There are many things you re told or expected to put on your CV. It can be quite a daunting task, when you set out to rewrite or edit your CV. What do you include, what can you leave out, what is most important? We have compiled some helpful tips so you can make sure your CV is not cluttered, and kept straight the point and simple to allow you better results when job hunting. Here is our list of what not to include on your CV:
Solid Walls of Text
Being concise on your CV is important, as you have limited space to say what you want to say, and recruiters and hiring managers don’t always have the time to vet every CV they see. Some get a preliminary pass before moving on to the next round. Large walls of text with no break can be intimidating, and difficult to read. Try to use bullet points to add structure to your CV, and ensure easy readability.
Your CV should only contain your work history and experience, and contact details. You should not include personal information like race, religion or political affiliation on your CV. This information is not relevant to the position you are applying for, can takes up space that could be use elsewhere.
You also need to be mindful when adding details about hobbies and interests. Many organisations are beginning to prioritise work-life balance, so adding details about what you focus on in that time can be beneficial, but you don’t need to add more than a few lines on this, as you don’t want to take too much focus away from your skills and experience.
Passive language, and the overuse of “I”
Tone is especially important to take into consideration when writing your CV. You need to convey your experience in a way that is engaging to whoever is reading it. Using passive language will not encourage the reader to continue reading.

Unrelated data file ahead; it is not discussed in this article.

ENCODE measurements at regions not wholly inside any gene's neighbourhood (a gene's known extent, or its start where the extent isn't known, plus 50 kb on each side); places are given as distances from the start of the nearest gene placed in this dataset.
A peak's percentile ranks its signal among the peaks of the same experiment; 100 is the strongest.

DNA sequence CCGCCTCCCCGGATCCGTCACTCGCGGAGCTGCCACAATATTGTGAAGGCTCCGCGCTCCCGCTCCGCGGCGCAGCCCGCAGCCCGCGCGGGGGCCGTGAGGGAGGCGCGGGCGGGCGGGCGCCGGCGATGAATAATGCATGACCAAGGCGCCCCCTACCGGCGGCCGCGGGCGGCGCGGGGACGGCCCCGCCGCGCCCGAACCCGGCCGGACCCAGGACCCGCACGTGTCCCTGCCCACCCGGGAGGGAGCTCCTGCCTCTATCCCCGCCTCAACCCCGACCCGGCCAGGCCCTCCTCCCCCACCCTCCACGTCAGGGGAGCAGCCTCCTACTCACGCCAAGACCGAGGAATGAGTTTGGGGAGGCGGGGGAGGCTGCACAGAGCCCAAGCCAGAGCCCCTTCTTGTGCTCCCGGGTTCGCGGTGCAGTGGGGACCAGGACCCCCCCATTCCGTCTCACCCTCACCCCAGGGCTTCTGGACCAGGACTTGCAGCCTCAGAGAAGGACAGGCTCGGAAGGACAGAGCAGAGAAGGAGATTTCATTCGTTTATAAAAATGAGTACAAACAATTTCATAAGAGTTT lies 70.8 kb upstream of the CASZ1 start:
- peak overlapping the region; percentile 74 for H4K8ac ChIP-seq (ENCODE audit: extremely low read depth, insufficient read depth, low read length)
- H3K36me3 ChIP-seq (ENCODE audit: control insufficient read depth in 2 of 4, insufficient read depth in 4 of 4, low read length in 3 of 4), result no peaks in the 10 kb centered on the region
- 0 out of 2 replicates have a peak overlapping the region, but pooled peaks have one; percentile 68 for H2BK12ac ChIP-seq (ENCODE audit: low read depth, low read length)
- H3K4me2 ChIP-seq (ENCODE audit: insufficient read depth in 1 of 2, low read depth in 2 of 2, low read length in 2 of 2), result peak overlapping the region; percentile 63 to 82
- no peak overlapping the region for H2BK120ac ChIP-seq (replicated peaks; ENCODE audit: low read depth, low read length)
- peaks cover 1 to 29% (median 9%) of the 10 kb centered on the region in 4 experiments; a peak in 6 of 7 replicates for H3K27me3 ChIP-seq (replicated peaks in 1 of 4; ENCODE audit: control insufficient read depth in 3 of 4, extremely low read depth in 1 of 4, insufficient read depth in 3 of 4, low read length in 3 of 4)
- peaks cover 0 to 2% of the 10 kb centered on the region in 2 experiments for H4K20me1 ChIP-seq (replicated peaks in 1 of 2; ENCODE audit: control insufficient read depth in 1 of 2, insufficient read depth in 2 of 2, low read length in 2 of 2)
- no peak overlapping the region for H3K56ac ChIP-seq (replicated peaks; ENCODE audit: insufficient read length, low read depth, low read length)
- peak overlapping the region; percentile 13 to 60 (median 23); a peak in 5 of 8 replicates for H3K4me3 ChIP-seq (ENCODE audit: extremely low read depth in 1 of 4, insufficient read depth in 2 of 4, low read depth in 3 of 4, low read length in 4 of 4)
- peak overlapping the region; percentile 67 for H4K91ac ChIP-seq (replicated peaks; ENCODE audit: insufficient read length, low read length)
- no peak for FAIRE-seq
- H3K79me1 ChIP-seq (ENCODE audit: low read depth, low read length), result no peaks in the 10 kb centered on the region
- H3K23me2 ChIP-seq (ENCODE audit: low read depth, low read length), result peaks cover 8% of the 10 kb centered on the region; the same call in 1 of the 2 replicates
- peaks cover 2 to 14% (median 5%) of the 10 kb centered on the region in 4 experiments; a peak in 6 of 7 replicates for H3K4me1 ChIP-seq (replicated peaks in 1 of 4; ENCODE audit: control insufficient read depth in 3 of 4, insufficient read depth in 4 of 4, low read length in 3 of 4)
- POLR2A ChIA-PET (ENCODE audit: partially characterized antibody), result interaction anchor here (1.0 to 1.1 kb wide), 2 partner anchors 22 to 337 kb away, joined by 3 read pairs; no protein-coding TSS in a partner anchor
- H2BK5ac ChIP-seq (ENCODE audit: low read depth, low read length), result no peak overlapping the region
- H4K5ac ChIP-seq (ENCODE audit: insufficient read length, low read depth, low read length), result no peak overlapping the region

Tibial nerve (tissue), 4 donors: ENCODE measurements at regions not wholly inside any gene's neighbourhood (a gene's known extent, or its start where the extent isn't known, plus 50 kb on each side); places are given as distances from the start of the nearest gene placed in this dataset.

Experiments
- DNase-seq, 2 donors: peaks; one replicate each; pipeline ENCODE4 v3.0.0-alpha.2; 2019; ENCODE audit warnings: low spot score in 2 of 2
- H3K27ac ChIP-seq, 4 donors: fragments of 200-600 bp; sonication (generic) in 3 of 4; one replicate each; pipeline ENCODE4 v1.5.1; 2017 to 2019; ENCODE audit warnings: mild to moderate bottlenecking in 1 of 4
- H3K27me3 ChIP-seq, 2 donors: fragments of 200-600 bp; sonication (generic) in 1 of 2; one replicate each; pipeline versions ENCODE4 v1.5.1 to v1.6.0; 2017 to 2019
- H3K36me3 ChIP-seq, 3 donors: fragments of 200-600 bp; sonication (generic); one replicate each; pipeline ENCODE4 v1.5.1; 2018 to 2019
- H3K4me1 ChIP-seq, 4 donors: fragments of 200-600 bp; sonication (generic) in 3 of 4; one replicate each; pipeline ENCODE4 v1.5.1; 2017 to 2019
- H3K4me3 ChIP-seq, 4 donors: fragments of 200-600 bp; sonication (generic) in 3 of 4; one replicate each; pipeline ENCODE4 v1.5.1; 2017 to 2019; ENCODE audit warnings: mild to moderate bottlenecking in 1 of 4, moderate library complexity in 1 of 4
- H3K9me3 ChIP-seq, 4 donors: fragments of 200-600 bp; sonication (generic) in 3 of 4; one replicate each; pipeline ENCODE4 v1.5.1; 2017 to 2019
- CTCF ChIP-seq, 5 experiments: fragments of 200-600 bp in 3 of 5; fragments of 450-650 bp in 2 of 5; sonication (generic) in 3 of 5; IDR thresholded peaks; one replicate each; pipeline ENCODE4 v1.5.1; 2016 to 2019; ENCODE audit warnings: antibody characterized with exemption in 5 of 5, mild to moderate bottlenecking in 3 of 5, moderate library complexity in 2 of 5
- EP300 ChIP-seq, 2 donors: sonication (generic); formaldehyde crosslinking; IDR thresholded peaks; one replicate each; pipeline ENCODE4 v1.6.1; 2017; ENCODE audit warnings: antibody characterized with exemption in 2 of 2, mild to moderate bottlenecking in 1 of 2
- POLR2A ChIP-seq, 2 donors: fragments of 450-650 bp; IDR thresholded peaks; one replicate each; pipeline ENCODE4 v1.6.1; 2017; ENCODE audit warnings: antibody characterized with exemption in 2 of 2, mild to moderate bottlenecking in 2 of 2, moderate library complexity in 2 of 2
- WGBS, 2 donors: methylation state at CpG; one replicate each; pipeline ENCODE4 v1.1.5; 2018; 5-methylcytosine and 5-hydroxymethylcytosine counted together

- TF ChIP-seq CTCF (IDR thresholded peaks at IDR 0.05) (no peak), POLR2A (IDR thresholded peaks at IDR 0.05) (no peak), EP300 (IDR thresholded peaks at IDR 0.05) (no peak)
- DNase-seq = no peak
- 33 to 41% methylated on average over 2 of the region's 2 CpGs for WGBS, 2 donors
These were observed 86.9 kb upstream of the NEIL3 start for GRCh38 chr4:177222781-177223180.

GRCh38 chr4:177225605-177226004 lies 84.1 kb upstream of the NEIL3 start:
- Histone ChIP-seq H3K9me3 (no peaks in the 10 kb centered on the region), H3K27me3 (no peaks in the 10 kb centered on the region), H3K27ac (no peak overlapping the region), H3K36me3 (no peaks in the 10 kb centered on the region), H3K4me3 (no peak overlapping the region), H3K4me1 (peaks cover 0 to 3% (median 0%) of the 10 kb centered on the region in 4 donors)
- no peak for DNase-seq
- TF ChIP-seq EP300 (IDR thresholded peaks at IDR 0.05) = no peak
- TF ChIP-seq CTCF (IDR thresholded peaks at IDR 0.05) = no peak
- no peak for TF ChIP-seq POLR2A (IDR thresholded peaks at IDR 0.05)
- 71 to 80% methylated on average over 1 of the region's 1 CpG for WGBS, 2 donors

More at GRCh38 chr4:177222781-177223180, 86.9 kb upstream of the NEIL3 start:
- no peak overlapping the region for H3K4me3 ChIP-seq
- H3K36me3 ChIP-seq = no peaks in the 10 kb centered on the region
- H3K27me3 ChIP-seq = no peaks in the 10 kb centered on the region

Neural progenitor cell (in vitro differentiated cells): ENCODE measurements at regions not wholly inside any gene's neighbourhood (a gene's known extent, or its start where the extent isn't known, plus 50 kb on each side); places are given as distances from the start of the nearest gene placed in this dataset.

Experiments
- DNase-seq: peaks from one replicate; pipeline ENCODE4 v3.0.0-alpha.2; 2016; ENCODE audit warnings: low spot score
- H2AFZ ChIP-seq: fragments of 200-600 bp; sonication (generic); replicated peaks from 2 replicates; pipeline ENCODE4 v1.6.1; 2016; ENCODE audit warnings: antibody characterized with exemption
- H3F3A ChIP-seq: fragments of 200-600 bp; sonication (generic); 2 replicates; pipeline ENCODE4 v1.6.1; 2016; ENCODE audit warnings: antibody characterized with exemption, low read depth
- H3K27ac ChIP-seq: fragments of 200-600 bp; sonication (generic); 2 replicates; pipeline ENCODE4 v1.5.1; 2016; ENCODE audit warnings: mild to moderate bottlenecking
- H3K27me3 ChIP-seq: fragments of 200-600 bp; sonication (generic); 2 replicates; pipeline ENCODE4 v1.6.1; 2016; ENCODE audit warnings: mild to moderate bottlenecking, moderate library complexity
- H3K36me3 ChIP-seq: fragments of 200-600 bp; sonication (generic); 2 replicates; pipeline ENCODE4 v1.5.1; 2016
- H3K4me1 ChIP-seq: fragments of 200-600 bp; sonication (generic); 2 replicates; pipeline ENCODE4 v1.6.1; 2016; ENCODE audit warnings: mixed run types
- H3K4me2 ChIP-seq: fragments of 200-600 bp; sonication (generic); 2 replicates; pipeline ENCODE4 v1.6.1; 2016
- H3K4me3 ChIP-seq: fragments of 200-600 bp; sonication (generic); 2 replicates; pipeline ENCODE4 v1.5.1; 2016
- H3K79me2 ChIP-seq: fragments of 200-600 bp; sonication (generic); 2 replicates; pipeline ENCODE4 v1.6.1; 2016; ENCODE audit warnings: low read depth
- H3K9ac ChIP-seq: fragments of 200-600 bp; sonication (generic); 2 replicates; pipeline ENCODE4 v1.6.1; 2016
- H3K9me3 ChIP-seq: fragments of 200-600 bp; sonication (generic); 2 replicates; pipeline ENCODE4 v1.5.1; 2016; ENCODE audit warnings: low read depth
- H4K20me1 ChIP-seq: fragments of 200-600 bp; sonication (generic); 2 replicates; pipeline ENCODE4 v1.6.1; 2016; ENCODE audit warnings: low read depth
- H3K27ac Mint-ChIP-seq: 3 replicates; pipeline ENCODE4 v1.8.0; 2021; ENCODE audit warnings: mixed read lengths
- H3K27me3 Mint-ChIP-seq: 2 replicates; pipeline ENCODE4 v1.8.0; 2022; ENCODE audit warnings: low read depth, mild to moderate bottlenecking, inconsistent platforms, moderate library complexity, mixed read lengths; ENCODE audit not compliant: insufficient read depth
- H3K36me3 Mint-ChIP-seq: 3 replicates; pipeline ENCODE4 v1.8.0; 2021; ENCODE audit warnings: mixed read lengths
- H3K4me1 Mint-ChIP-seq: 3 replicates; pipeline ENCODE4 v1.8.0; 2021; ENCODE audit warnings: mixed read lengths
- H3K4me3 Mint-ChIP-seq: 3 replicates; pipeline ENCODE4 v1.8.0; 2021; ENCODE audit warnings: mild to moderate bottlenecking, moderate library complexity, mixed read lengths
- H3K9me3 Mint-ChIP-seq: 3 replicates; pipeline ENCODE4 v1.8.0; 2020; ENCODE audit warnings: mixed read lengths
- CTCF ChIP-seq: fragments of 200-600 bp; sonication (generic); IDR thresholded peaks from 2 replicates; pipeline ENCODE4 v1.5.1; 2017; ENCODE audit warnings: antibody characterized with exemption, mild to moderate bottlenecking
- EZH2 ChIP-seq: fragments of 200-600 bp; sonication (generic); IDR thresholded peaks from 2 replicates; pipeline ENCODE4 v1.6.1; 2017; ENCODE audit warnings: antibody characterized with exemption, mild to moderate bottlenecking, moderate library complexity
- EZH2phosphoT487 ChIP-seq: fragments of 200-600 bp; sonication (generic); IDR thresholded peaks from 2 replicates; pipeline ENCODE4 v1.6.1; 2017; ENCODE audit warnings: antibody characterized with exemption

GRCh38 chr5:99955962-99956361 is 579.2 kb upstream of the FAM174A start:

Your career isn’t something that just happened to you, so use action words and take credit for making it happen. Your CV is your chance to make an impression on a hiring manager, so make sure you take full advantage of that with strong action verbs and a roundup of all the things that make you a great choice for the job. However, using “I did”, “I worked on” “I was in charge of” can get repetitive extremely fast. Change up the syntax and sentence structure wherever possible to avoid this.
Inconsistent font and sizing
Adding in multiple fonts can, at first, seem like a great way to make your CV stand out from the crowd. But they can veer into unreadable territory if you’re not careful. And, using too many can make your CV seem busy. Hiring Managers will not be eager to work with you if they’re focused on trying to make sense of your CV more than reading the information on it.
Small fonts can similarly seem like a way to get more out of the limited space on a CV, but you sacrifice readability when doing this. It’s better to keep font and sizing as consistent, clear and legible as possible when writing a CV.
General descriptions of duties without reference to how you added value.
Employers don’t want to see your job description; they want to learn about the skills and assets you utilized to achieve real results. Take the time to quantify your achievements and show the reader, at a glance, what you have accomplished at each position you have held.
Make your CV about what you accomplished, not what you were supposed to do in the job.
Including Jobs Irrelevant to Your Target Role
As much as possible, only include employment history that will contribute to your current job search. Taking up space on your CV with irrelevant skills and history is wasting your time, as well the hiring managers.
If you’re transferring to a different industry or a different line of work entirely you can include these jobs, but the focus and emphasis should be on the transferable skills you earned and not on your previous job title.
And with that, we wish you the best of luck with your job search! It isn’t easy out there right now, but things are starting to look up. We will get through this.
For more information, and how we can help, reach out to us today at firstname.lastname@example.org